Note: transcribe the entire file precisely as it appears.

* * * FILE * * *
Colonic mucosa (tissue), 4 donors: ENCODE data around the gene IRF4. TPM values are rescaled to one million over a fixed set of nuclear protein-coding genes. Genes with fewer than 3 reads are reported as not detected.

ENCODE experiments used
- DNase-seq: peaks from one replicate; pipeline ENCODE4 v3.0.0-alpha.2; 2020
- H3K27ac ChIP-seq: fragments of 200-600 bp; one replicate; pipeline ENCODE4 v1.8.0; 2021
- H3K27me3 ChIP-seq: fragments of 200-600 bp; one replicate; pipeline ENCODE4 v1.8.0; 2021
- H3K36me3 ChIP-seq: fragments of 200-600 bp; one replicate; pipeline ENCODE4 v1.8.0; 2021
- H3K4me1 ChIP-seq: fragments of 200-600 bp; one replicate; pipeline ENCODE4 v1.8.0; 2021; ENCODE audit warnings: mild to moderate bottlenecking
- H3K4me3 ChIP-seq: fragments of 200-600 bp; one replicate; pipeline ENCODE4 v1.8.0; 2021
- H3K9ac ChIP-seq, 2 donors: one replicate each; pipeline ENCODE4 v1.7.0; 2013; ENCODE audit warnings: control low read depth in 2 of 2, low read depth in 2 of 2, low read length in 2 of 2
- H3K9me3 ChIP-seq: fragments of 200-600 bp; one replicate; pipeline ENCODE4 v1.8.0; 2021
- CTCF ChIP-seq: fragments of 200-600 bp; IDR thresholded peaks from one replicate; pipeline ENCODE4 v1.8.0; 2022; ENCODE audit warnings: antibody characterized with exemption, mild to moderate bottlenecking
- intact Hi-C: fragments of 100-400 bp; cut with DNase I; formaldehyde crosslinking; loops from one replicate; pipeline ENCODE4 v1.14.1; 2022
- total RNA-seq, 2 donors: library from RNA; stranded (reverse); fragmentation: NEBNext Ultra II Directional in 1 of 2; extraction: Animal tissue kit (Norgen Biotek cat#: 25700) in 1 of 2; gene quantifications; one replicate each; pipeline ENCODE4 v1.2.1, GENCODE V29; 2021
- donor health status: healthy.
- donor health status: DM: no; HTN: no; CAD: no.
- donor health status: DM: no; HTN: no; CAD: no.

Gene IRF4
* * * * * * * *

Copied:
Colonic mucosa (tissue), 4 donors: ENCODE data around the gene IRF4. TPM values are rescaled to one million over a fixed set of nuclear protein-coding genes. Genes with fewer than 3 reads are reported as not detected.

ENCODE experiments used
- DNase-seq: peaks from one replicate; pipeline ENCODE4 v3.0.0-alpha.2; 2020
- H3K27ac ChIP-seq: fragments of 200-600 bp; one replicate; pipeline ENCODE4 v1.8.0; 2021
- H3K27me3 ChIP-seq: fragments of 200-600 bp; one replicate; pipeline ENCODE4 v1.8.0; 2021
- H3K36me3 ChIP-seq: fragments of 200-600 bp; one replicate; pipeline ENCODE4 v1.8.0; 2021
- H3K4me1 ChIP-seq: fragments of 200-600 bp; one replicate; pipeline ENCODE4 v1.8.0; 2021; ENCODE audit warnings: mild to moderate bottlenecking
- H3K4me3 ChIP-seq: fragments of 200-600 bp; one replicate; pipeline ENCODE4 v1.8.0; 2021
- H3K9ac ChIP-seq, 2 donors: one replicate each; pipeline ENCODE4 v1.7.0; 2013; ENCODE audit warnings: control low read depth in 2 of 2, low read depth in 2 of 2, low read length in 2 of 2
- H3K9me3 ChIP-seq: fragments of 200-600 bp; one replicate; pipeline ENCODE4 v1.8.0; 2021
- CTCF ChIP-seq: fragments of 200-600 bp; IDR thresholded peaks from one replicate; pipeline ENCODE4 v1.8.0; 2022; ENCODE audit warnings: antibody characterized with exemption, mild to moderate bottlenecking
- intact Hi-C: fragments of 100-400 bp; cut with DNase I; formaldehyde crosslinking; loops from one replicate; pipeline ENCODE4 v1.14.1; 2022
- total RNA-seq, 2 donors: library from RNA; stranded (reverse); fragmentation: NEBNext Ultra II Directional in 1 of 2; extraction: Animal tissue kit (Norgen Biotek cat#: 25700) in 1 of 2; gene quantifications; one replicate each; pipeline ENCODE4 v1.2.1, GENCODE V29; 2021
- donor health status: healthy.
- donor health status: DM: no; HTN: no; CAD: no.
- donor health status: DM: no; HTN: no; CAD: no.

Gene IRF4